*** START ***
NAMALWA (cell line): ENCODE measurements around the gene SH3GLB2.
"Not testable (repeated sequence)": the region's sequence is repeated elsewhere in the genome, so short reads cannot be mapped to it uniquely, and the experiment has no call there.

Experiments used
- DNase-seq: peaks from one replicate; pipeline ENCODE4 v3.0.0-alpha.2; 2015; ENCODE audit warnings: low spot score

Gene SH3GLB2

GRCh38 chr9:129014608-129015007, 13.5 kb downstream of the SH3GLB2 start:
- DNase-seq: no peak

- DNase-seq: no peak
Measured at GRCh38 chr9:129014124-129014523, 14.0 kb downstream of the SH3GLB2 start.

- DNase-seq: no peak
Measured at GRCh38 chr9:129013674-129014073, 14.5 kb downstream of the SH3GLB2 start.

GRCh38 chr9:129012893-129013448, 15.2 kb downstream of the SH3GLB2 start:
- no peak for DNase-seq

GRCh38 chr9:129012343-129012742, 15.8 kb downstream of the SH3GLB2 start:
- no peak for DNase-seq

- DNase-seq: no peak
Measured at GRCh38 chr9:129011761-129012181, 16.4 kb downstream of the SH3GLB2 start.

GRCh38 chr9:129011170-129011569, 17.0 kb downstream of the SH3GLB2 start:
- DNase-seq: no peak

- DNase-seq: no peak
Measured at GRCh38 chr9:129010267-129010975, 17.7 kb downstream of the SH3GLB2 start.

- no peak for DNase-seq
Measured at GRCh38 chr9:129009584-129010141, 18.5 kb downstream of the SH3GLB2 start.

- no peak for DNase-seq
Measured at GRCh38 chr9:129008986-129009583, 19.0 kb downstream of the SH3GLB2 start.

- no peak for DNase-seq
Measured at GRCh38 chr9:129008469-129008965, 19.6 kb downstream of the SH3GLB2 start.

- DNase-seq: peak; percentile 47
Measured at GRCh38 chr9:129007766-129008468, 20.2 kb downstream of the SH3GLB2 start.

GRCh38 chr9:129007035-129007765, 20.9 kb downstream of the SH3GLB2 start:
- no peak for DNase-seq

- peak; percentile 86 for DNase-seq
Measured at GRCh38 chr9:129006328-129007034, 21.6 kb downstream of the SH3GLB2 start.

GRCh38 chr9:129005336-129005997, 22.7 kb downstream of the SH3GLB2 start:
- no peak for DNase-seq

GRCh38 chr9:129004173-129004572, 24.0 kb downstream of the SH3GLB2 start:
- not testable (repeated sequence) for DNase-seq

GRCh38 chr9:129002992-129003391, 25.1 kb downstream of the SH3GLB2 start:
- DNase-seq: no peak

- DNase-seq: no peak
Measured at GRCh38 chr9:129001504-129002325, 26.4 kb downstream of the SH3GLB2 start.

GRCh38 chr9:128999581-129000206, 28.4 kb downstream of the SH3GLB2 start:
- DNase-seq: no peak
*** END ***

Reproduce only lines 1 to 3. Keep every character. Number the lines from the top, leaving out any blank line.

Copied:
NAMALWA (cell line): ENCODE measurements around the gene SH3GLB2.
"Not testable (repeated sequence)": the region's sequence is repeated elsewhere in the genome, so short reads cannot be mapped to it uniquely, and the experiment has no call there.

Experiments used